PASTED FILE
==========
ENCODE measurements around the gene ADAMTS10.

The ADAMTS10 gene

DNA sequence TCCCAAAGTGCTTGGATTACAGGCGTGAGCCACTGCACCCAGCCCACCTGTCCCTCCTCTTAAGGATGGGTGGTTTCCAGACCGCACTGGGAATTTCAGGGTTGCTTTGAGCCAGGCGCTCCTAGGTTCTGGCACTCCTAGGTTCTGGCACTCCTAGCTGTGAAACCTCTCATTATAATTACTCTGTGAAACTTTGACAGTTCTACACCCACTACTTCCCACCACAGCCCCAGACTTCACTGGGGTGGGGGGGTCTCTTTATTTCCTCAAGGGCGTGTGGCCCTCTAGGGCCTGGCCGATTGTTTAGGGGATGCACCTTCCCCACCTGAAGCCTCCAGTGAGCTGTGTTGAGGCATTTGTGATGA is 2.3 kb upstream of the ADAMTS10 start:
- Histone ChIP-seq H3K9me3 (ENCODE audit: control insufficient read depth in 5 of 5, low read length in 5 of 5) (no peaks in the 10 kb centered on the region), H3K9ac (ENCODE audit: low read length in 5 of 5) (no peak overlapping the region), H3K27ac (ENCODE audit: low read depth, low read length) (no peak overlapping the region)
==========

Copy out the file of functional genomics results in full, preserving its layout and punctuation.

ENCODE measurements around the gene ADAMTS10.

The ADAMTS10 gene

DNA sequence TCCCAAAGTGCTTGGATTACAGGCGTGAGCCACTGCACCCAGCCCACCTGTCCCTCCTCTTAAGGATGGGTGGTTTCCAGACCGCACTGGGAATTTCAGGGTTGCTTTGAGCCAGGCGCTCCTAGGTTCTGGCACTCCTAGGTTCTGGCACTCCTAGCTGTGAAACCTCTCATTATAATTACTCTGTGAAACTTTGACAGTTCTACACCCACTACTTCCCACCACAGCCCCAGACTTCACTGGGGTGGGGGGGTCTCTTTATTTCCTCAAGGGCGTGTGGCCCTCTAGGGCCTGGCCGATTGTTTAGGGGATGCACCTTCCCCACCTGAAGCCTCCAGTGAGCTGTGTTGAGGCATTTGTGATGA is 2.3 kb upstream of the ADAMTS10 start:
- Histone ChIP-seq H3K9me3 (ENCODE audit: control insufficient read depth in 5 of 5, low read length in 5 of 5) (no peaks in the 10 kb centered on the region), H3K9ac (ENCODE audit: low read length in 5 of 5) (no peak overlapping the region), H3K27ac (ENCODE audit: low read depth, low read length) (no peak overlapping the region)